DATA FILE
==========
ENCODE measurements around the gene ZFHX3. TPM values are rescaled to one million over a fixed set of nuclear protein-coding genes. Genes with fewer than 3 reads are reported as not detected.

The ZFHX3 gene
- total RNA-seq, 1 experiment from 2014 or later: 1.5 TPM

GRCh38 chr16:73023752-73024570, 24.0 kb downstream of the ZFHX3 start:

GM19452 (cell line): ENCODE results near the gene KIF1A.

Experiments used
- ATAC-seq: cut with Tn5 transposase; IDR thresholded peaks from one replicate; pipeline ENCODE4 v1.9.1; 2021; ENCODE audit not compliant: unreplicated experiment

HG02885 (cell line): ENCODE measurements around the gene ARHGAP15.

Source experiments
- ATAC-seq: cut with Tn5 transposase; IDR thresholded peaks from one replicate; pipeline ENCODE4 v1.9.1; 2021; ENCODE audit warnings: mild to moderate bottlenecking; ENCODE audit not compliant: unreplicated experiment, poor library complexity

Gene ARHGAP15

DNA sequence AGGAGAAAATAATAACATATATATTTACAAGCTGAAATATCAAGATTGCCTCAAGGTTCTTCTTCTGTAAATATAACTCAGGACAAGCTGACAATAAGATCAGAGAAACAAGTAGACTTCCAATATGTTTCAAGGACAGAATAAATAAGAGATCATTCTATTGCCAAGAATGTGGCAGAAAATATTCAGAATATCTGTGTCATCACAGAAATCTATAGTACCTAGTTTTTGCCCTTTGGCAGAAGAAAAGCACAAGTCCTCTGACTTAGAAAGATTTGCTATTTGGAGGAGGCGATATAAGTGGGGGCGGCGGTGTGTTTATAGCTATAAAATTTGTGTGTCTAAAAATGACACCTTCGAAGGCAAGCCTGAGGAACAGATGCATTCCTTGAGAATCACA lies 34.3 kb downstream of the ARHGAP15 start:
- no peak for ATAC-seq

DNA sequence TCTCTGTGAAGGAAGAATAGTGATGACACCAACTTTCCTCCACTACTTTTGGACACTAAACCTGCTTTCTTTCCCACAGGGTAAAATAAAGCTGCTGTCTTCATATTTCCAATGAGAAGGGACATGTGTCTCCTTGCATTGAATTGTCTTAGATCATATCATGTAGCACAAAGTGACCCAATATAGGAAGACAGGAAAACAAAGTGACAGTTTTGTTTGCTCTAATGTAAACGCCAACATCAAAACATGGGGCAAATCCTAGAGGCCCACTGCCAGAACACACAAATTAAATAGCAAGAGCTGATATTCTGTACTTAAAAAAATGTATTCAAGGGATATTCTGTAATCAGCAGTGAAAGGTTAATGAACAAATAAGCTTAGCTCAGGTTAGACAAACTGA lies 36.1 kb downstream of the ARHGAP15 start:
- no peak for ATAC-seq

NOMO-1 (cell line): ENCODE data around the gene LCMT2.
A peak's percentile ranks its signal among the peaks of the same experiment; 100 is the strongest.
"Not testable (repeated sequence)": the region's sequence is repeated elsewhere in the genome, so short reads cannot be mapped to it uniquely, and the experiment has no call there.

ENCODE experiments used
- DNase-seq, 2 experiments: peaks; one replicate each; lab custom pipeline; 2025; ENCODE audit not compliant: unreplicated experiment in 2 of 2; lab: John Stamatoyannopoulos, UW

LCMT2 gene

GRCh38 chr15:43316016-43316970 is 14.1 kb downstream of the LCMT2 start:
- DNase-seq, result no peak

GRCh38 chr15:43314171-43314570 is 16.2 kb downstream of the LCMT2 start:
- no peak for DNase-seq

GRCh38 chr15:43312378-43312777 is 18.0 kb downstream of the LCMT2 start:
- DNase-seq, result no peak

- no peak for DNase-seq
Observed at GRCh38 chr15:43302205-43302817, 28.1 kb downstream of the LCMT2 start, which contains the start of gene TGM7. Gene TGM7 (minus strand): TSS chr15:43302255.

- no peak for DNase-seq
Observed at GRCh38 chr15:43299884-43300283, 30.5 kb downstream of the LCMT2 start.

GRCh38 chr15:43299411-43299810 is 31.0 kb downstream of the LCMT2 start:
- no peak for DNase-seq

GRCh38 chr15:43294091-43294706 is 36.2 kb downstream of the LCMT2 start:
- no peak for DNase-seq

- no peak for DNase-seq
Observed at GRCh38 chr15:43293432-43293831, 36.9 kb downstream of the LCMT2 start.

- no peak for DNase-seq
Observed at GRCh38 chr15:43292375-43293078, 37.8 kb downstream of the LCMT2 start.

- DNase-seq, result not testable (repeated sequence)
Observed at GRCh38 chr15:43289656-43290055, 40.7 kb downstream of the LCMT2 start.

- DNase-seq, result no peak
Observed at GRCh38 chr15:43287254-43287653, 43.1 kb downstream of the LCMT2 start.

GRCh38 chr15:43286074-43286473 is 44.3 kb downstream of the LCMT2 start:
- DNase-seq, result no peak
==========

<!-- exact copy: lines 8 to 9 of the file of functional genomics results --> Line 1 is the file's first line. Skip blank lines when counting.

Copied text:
HG02885 (cell line): ENCODE measurements around the gene ARHGAP15.

Source experiments